UAE exporters of steel products are under investigation by the US commerce department over allegations of price-dumping.
US investigates UAE steel exports
The US commerce department is investigating allegations of price-dumping by UAE exporters of steel products.
The move raises the spectre of import tariffs that threaten to hamper the country's industrial development.
The department has reacted to a complaint filed by US steel producers, which alleges companies from the UAE, as well as Oman, Vietnam and India, competed unfairly due to subsidies received from their governments.
The accusation of anti-competitive prices against the steel companies follow a spate of cases in which Gulf petrochemical producers had to defend themselves against price-dumping charges in courts in China, India and Europe.
The investigation will be initiated by the US international trade commission, the commerce department said this week, and would focus on imports of circular welded carbon-quality steel pipe. The commission is due to present its finding on December 12. The complaint was launched by US Steel, Tyco International, Allied Tube and Conduit, JMC Steel Group and Wheatland Tube.
It is not the first time US metals producers have sought to fend off international competition through legal action. Earlier this year, US aluminium companies won an anti-dumping court case against Chinese producers, who will now be subject to import duties of more than 30 per cent.
Protectionist tariffs could extend to metals producers in the Gulf, who benefit from cheap energy prices.
"Getting aluminium into the US from outside the region where you have cheaper energy costs would definitely hurt the local aluminium industry in the US," said Modar Al Mekdad, the general manager at Gulf Extrusions, part of the Al Ghurair Group.
"With this current market situation I would never be surprised if I see higher tariffs or import duties."
As the US is teetering on the brink of recession and fighting rising unemployment, analysts suspect the government will be quicker to resort to protectionist measures.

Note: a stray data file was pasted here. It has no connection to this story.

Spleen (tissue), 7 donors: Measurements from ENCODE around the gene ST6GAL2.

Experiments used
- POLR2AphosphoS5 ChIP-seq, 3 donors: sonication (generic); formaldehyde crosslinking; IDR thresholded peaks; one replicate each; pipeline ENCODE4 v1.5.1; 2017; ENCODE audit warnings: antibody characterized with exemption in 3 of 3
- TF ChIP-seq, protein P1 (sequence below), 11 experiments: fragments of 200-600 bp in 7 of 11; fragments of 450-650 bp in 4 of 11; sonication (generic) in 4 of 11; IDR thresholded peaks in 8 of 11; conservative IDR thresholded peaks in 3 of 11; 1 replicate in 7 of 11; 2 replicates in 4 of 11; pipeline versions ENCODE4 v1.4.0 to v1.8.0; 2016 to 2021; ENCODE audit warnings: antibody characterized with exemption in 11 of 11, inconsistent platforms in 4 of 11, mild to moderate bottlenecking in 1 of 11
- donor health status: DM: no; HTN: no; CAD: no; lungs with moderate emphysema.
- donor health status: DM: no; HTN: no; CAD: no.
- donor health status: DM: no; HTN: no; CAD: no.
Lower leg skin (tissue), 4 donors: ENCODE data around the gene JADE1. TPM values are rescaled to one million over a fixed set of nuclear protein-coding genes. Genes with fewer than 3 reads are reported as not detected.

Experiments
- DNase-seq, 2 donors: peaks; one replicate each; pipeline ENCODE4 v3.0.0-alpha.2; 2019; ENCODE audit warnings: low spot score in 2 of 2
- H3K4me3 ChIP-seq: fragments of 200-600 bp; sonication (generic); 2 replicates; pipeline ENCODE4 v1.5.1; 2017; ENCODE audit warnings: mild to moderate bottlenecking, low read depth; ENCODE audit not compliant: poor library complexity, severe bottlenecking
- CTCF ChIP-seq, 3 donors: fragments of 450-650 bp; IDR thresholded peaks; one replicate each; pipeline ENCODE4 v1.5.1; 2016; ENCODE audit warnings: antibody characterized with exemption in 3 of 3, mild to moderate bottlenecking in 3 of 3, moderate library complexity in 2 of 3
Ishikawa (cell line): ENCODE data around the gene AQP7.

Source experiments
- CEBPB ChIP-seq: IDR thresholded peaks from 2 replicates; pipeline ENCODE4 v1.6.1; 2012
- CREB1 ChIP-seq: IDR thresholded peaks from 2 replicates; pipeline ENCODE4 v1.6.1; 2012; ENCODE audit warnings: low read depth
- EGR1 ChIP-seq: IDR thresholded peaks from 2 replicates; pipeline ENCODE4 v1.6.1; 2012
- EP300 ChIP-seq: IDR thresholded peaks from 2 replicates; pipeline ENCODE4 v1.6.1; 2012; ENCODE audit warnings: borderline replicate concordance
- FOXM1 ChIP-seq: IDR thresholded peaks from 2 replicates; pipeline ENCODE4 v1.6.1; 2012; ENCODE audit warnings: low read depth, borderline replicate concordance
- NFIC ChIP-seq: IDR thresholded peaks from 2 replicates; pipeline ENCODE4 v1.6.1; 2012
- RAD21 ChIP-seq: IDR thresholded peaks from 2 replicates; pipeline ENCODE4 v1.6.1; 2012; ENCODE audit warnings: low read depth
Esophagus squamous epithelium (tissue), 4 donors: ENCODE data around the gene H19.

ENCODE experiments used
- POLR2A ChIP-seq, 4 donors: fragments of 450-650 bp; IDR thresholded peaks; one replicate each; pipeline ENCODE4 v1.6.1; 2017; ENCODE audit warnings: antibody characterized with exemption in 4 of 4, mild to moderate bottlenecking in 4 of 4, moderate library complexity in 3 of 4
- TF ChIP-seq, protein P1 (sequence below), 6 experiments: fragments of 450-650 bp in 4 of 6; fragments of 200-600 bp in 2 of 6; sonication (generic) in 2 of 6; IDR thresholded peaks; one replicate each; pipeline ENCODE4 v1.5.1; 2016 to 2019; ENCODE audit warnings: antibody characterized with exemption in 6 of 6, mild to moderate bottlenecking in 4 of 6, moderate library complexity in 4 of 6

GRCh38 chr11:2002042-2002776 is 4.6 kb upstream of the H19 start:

"In an environment like this one, there's always going to be less tolerance of unfair practices, or perceived unfair practices. And there are greater political incentives to protect domestic interests," said Simon Williams, the chief economist at HSBC Middle East.
The US already has an import duty on steel from the EU, which in turn charges a 6 per cent levy on aluminium from the Gulf.
Gulf petrochemical producers are also awaiting the outcome of legal cases against importers of polyethylene terephthalate. Last year, Abdulwahab Al Sadoun, the secretary general of the Gulf Petrochemicals and Chemicals Association, warned court cases in India and China threatened to undermine the US$10 billion (Dh36.73bn) petrochemical export industry.
GCC countries have seized on petrochemicals as a means to diversify their economies away from oil and gas production, and huge projects in Saudi Arabia and the UAE are testament to this ambition. In Ruwais, Abu Dhabi Polymers last year invested US$2.6bn in its third phase of expansion.
Metals production is another sector earmarked for expansion, and both Emirates Aluminium and Emirates Steel Industries plan to add to their capacity in the coming years.
As their upstream products are more suited for exports, they would be likely to suffer more from import tariffs raised in other regions than the more localised specialist producers, said Mr Al Mekdad.
Last year, US imports of steel pipes from the UAE totalled about $26.3 millon, compared with imports from India of $64.9m, Vietnamese steel pipes worth $27.5m and imports from Oman valued at $24.2m, according to the commerce department.